generates misunderstandings and misconceptions that

Sinti and Roma communities have towards the

in many circumstances could wreck relationships and

majority, it is important to stress the barriers that are

breed mutual accusations. As previously mentioned,

exist among the minority communities themselves. In

persons belonging to Sinti, Roma, Manūs, Kalè/Gitanos

Italy they are particularly strong between Roma and

live

a

strong

psychological

distress

Manūs,

Kalè/Gitanos

and

Romanitchal

25


Sinti, rather than between different Sinti groups. In an article published in 1987 by Corriere della Sera, an elder influential Roma lady stated: “We must not confuse our people with these Sinti tribes, poor Gypsies that steal, who live without land and home, dirty and miserable". This shearing example of judgment, loaded of harsh negative images, is widespread in the Sinti community as well, so much so that Sinti people hardly trust a Roma, often raising walls and barriers. If in a Sinti family a son or daughter falls in love with a Roma or a Romnì, it is perceived as a problem, even worse than the loved one being a member of the majority community.

Conclusions Distrust and harsh images possessed by a Sinti or a Roma living in a ‘gypsy camp’ become sometimes impenetrable walls. De-constructing the virtual harsh images of the gagio, the ciàmardo, the payo or the

gadje is as essential as deconstructing the ‘Gypsy’ and ‘nomad’ stereotypes. Deconstruction must be focused on entire communities – that is, on children and adults alike – in order for relationships between the majority and minorities to be meaningful and long-lasting. Equal participation of both minority and majority communities in the processes of deconstruction is the only strategy leading to some results. Policies offering both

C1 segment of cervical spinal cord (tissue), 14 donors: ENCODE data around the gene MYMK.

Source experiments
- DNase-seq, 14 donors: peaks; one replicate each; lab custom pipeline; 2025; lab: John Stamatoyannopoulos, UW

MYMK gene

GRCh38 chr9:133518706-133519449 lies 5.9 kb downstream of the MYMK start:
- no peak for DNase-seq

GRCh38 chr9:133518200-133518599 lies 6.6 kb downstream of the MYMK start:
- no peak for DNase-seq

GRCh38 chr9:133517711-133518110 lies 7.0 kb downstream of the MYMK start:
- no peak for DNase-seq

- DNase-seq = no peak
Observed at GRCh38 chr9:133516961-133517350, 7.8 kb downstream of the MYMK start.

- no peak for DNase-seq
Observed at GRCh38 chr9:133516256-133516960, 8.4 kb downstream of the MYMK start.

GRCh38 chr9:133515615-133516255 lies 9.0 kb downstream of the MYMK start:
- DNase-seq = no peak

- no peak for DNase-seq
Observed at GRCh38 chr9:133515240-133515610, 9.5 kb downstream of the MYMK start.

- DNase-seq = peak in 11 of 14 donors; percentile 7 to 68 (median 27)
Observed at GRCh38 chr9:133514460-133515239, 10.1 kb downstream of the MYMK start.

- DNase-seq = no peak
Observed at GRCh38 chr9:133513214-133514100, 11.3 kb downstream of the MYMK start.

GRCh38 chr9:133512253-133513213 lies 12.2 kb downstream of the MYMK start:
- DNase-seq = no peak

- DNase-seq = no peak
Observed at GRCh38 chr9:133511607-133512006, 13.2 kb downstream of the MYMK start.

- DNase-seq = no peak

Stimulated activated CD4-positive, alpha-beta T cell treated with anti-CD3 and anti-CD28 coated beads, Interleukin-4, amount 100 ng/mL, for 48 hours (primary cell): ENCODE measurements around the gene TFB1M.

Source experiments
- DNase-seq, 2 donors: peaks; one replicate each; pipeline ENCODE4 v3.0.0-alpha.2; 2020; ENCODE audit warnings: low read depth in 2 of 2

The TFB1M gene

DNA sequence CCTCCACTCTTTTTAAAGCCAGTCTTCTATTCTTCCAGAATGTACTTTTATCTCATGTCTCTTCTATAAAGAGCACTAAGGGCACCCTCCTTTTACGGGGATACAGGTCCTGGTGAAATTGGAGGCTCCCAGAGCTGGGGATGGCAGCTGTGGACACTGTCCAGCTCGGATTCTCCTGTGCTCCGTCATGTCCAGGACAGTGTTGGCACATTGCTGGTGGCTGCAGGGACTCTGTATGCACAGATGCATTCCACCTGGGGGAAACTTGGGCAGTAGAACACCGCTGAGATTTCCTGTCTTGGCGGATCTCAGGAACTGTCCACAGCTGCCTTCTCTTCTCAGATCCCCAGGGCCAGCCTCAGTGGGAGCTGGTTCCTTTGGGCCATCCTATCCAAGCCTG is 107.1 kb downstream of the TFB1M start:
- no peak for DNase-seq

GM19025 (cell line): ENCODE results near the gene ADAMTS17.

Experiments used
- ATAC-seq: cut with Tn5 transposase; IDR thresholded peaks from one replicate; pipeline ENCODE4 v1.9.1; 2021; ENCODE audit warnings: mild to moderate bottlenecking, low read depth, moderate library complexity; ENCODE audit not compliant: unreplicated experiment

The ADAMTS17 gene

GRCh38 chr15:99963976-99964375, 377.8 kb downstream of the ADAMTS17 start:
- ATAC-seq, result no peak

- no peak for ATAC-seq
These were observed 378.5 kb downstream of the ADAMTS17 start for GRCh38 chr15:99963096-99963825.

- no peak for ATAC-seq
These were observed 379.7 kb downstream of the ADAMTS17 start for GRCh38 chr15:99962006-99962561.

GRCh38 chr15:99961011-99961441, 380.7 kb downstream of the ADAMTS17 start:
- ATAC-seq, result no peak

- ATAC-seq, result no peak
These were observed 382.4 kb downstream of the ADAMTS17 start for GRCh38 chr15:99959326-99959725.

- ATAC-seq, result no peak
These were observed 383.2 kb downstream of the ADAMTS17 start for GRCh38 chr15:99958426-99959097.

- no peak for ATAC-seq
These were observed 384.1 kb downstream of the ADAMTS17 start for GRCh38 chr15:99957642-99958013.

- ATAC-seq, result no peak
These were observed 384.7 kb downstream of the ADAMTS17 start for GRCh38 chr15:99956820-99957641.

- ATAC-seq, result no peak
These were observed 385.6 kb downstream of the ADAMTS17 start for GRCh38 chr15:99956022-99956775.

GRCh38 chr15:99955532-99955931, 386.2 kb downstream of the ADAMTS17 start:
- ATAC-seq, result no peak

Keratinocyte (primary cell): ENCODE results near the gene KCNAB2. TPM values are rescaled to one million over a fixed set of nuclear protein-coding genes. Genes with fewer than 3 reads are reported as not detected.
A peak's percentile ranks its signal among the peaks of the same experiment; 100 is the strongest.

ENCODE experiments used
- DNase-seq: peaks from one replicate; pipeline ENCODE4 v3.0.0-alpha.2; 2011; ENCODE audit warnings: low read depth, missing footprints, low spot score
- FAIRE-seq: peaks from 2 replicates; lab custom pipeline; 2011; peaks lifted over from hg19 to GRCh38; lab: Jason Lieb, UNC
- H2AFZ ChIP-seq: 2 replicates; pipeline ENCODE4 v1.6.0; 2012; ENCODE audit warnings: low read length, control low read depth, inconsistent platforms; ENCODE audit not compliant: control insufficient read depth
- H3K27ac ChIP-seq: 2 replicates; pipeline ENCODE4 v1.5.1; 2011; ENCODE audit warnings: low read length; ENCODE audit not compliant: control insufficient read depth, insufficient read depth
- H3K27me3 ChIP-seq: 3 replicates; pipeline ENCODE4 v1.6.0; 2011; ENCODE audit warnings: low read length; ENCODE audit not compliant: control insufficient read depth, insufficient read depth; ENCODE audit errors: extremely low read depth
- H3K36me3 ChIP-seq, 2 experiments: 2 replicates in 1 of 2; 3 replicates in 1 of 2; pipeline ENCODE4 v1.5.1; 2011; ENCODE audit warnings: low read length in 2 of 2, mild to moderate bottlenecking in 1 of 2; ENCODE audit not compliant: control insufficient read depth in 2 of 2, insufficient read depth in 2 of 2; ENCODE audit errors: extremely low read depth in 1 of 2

parties

chances

of

expression

and

equal

participation must thus be implemented, so that stereotypes can be recognised and deconstruction can start. Among the ways that can facilitate this process, creating occasions for artistis belonging to the two communities to meet has so far proven successful in helping people understand difference as a value, rather than an issue. None of such strategies, however, can be effective without the constant and long-lasting support of public and private decision makers.

26